What is a good dual purpose breed that is heat tolerant?

Discussion in 'General breed discussions & FAQ' started by Citron_d'uccle, Aug 19, 2011.

  1. Citron_d'uccle

    Citron_d'uccle Chillin' With My Peeps

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    What would be a good breed to keep as a dual purpose bird that is a good egg layer but would also be a good broiler? I would like a breed that would enable me to keep a few hens and a rooster that would provide me with offspring for meat as well as a few eggs. I have been told that Barnevelders are a good dual purpose bird as are Cornish Rocks and Delawares. Is this correct and are these breeds heat tolerant? Would they breed true?
     
  2. Judy

    Judy Moderator Staff Member

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    "Cornish Rock" is a cross, not a breed, the standard meat bird, and will not breed true. It is Cornish crossed with a Rock. There are a number of old fashioned dual purpose breeds, Delawares being one of them. Also Rhode Island Red, New Hampshire Red, any Rock (Barred Plymouth Rock, etc.,) Orpingtons, Australorps (an Orp cross, now a breed,) Sussex, and others.

    Here's a breed selector tool that may help you: https://www.backyardchickens.com/breeds/breed-search.php

    You'd
    no doubt learn lots browsing our meat birds forum.

    You can eat most any chicken, it's just a matter of amount of meat from various breeds. You may also find this article about eating old fashioned breeds interesting:

    https://www.backyardchickens.com/forum/viewtopic.php?id=285788
     
  3. pgpoultry

    pgpoultry Chillin' With My Peeps

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    Just got some La Flèche myself......rare and said to be good for both eating and eggs (though we'll never find out about the former as we are vegetarians). BUT......they have a rather unusual look!
     
  4. Missbehavin

    Missbehavin Out Of The Brooder

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    Wow, thats a great chart:)
    Deb
     
  5. Chris09

    Chris09 Circle (M) Ranch

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    Any of the crosses below would make a good table fowl but keep in mind the birds from a breeder will work better than birds from a hatchery. (hatchery birds are a lot smaller than they should be)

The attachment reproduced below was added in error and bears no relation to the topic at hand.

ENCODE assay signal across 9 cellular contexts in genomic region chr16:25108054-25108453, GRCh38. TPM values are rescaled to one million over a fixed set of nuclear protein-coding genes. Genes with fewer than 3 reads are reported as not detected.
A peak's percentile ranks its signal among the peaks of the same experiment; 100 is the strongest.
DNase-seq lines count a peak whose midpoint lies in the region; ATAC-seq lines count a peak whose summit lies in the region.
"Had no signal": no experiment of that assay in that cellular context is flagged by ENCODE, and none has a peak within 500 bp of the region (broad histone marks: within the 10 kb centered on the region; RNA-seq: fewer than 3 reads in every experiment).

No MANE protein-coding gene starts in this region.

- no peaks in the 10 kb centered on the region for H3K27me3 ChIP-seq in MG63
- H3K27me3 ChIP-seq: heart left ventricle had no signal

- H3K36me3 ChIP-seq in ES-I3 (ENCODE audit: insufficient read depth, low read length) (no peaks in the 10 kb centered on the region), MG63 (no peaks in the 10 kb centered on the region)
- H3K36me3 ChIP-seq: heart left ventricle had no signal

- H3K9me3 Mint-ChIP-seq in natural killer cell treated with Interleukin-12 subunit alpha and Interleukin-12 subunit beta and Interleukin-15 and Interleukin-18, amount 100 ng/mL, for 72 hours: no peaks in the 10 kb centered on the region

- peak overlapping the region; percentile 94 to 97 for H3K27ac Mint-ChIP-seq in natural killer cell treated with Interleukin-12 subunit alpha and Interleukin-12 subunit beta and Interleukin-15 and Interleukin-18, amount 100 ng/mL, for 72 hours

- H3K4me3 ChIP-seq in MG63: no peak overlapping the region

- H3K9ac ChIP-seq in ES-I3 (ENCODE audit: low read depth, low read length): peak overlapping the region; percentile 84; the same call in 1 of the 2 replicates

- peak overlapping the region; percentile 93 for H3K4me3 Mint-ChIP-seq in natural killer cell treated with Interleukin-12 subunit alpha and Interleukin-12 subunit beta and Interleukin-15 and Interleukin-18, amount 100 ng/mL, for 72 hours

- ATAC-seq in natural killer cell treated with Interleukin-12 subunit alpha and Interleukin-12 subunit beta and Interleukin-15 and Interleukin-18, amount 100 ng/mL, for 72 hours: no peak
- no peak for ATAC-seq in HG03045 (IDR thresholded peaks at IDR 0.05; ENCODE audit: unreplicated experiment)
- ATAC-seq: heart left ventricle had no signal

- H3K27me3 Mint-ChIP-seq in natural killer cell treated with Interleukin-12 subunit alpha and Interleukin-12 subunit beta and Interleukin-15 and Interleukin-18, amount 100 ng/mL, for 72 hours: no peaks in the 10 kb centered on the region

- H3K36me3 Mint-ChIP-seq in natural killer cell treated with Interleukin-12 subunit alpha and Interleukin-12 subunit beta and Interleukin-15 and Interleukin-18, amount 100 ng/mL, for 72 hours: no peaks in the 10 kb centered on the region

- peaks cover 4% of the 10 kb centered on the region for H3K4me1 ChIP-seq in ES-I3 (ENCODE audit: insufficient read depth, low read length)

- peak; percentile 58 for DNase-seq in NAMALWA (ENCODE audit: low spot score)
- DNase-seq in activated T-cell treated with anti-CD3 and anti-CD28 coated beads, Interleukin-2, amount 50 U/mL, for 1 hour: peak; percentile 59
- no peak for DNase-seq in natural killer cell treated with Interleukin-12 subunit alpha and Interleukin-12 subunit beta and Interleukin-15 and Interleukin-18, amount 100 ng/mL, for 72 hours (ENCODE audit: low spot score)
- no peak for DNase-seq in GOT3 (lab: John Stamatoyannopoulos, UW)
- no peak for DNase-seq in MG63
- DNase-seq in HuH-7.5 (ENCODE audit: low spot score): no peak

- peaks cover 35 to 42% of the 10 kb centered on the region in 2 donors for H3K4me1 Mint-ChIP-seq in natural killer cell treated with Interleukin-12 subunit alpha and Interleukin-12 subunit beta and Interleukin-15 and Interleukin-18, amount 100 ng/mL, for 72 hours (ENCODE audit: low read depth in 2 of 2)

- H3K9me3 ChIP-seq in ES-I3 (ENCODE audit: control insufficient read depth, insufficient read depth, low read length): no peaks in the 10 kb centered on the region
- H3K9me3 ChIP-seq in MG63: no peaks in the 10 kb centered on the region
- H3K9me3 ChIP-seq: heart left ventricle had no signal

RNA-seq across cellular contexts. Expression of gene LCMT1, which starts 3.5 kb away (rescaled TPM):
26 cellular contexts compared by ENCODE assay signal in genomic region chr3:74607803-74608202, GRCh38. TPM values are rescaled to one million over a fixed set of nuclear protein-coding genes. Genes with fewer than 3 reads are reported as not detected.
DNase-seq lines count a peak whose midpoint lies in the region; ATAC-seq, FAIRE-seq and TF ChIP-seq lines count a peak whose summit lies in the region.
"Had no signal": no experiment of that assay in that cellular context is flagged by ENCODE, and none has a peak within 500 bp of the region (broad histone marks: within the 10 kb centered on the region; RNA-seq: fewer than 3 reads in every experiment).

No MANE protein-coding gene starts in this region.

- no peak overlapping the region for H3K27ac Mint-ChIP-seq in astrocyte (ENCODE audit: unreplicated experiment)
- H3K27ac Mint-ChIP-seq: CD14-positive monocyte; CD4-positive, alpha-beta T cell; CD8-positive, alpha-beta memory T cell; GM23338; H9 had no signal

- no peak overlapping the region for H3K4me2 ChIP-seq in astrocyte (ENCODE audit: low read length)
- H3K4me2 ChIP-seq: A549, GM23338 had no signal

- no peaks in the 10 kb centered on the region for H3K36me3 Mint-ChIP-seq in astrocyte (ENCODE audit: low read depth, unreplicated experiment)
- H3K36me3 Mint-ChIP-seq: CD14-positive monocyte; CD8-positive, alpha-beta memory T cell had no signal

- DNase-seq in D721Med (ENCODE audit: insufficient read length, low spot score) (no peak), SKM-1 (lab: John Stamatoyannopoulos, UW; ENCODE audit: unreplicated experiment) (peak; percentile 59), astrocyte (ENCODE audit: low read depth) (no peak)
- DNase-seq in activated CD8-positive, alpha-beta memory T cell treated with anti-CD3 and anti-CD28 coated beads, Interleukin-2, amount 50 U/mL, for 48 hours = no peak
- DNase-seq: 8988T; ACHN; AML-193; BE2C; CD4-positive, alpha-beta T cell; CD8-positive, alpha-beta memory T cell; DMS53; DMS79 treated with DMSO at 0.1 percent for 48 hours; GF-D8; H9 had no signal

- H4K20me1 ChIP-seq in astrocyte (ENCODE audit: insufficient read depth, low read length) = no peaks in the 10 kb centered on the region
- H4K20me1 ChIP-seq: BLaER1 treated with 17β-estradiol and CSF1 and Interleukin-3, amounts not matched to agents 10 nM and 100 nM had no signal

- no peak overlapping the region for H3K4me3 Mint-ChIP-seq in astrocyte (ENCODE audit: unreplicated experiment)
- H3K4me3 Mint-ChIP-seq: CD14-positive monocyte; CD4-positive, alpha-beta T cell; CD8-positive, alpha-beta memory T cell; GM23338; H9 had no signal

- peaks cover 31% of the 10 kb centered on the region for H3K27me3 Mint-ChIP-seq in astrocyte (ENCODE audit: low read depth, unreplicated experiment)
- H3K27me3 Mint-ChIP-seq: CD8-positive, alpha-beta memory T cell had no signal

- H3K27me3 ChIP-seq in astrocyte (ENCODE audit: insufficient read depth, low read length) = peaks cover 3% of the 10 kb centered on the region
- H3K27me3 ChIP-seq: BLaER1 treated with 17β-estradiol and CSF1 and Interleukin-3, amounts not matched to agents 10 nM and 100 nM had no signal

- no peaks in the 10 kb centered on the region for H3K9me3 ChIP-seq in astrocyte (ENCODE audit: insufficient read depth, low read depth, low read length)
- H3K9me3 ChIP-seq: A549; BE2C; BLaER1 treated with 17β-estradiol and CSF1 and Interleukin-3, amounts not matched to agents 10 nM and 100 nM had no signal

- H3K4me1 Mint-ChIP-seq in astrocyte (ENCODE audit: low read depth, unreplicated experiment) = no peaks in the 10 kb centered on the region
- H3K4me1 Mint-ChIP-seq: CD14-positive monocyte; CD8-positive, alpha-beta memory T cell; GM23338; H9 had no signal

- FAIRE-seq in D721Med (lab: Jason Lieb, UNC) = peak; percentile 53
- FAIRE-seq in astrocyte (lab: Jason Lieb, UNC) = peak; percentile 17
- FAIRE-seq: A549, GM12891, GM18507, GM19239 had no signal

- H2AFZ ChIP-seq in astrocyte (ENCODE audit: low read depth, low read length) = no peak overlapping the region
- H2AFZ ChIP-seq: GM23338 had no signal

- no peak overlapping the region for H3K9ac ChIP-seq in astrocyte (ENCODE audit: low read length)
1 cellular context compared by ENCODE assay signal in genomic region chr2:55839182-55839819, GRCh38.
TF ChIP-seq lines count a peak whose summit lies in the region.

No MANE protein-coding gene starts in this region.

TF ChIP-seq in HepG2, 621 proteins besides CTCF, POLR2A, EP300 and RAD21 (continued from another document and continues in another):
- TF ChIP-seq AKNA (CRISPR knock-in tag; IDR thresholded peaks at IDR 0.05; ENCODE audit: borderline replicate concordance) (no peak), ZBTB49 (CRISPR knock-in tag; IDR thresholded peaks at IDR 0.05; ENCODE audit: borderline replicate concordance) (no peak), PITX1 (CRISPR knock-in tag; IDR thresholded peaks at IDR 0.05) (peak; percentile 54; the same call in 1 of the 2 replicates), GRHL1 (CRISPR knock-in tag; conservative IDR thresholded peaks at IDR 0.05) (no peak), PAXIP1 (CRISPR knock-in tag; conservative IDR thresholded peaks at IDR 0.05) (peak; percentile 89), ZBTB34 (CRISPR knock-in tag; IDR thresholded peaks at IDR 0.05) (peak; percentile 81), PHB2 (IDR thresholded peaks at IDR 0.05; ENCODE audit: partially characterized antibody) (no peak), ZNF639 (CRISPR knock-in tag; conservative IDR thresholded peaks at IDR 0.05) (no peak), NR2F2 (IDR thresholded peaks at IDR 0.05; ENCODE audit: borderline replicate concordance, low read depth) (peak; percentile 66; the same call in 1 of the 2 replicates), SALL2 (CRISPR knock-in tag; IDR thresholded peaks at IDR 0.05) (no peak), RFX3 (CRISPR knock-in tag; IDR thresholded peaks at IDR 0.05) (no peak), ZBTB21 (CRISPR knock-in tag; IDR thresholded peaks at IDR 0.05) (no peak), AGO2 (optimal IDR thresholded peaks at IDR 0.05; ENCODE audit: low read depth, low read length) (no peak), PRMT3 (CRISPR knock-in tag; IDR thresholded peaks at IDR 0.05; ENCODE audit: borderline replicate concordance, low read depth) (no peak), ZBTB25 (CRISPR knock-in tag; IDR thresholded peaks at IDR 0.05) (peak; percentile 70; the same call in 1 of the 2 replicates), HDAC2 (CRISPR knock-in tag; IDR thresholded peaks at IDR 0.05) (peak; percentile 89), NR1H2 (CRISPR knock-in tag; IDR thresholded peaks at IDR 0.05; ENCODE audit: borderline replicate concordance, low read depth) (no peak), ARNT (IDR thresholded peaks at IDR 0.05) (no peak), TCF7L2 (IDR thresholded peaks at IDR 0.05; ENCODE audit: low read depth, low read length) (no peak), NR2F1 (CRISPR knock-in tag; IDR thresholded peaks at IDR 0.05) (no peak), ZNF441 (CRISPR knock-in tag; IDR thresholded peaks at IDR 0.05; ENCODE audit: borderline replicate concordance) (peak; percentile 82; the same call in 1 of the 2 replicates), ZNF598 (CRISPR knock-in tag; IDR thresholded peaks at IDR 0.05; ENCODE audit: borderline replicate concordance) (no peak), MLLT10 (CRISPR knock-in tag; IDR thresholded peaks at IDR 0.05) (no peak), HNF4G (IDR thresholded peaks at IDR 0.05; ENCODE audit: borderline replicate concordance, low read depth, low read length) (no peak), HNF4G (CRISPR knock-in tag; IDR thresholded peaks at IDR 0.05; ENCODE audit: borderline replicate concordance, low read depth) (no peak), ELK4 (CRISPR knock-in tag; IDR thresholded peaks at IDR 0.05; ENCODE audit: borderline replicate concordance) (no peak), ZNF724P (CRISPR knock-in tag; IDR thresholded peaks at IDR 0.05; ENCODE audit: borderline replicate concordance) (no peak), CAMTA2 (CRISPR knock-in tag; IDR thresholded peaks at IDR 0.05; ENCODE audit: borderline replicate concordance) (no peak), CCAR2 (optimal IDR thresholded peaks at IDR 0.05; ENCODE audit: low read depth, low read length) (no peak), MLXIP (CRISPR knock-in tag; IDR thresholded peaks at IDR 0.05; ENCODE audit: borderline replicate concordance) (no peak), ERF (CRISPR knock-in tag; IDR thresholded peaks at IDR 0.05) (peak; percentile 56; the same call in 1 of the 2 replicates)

• Light Sussex x White Wyandotte
    An excellent table chicken but care must be taken in selecting the breeders so the breast bone of the offspring is not too high. Care should also be taken in selecting the White Wyandotte hens, they must not have any black in the legs in order to get good white fleshed table bird. These are fast growing birds that are short legged, carrying lots of meat. Feathers are white with the odd black fleck. Almost all of these birds will be white fleshed.

    • White Wyandotte X Light Sussex
    Take care in selecting the White Wyandotte Cocks, they must not have any black in the legs in order to get good white fleshed table bird. Some chicks will have a yellow skin but other than this, the resulting birds are much the same as the Light Sussex X White Wyandotte cross mentioned above.

    • Indian Game (Cornish) X Rhode Island Red
    This produces a yellow skinned bird which can be greatly enhanced in color by feeding corn and allowing access to fresh green grass. The Rhode Island Red is a fast growing breed which dominates the slower growing Indian Game. Indian Game cocks should be at least a year old so that fertility is high. Since Rhode Island Reds are prolific layers, there is never any shortage of hatching eggs.

    • Indian Game X Light Sussex on Light Sussex
    This is a second cross that was once very popular to produce a very meaty white fleshed table bird. The first cross results in slow growth but the second results in very fast growth.

    In the Indian Game (Cornish) X Light Sussex on Light Sussex above, you will bred a Indian Game (Cornish) Rooster to a Light Sussex Hen then the offspring of this cross would be crossed back to a Light Sussex

    Note that the Indian Game (Cornish) is not the Cornish Cross but the actual Cornish breed.


    Chris
     
  6. speckledhen

    speckledhen Intentional Solitude Premium Member

    I have been told that Barnevelders are a good dual purpose bird as are Cornish Rocks and Delawares. Is this correct and are these breeds heat tolerant? Would they breed true?

    Yes they breed true. My Delawares had lots of trouble in the heat this year, though it was more the humidity than the heat. Their musculature seems to be so dense (they are much heavier than they look) and that is the only reason I can think of that a white single combed, not heavily feathered bird would be less heat tolerant.​
     
  7. scwheeler24

    scwheeler24 Out Of The Brooder

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    I live in Central TX and can tell you they seem to handle the heat better than my Specks and EE's. My EE's struggle the most. I have been pretty happy with my Barnies, and am now looking to keeping only them and getting a rooster to repopulate our small flock for meat and egg purposes. Right now I have 6 and am using them just for eggs, so I couldn't tell you how they taste. But on the heat aspect, they seem to handle it pretty well.
     

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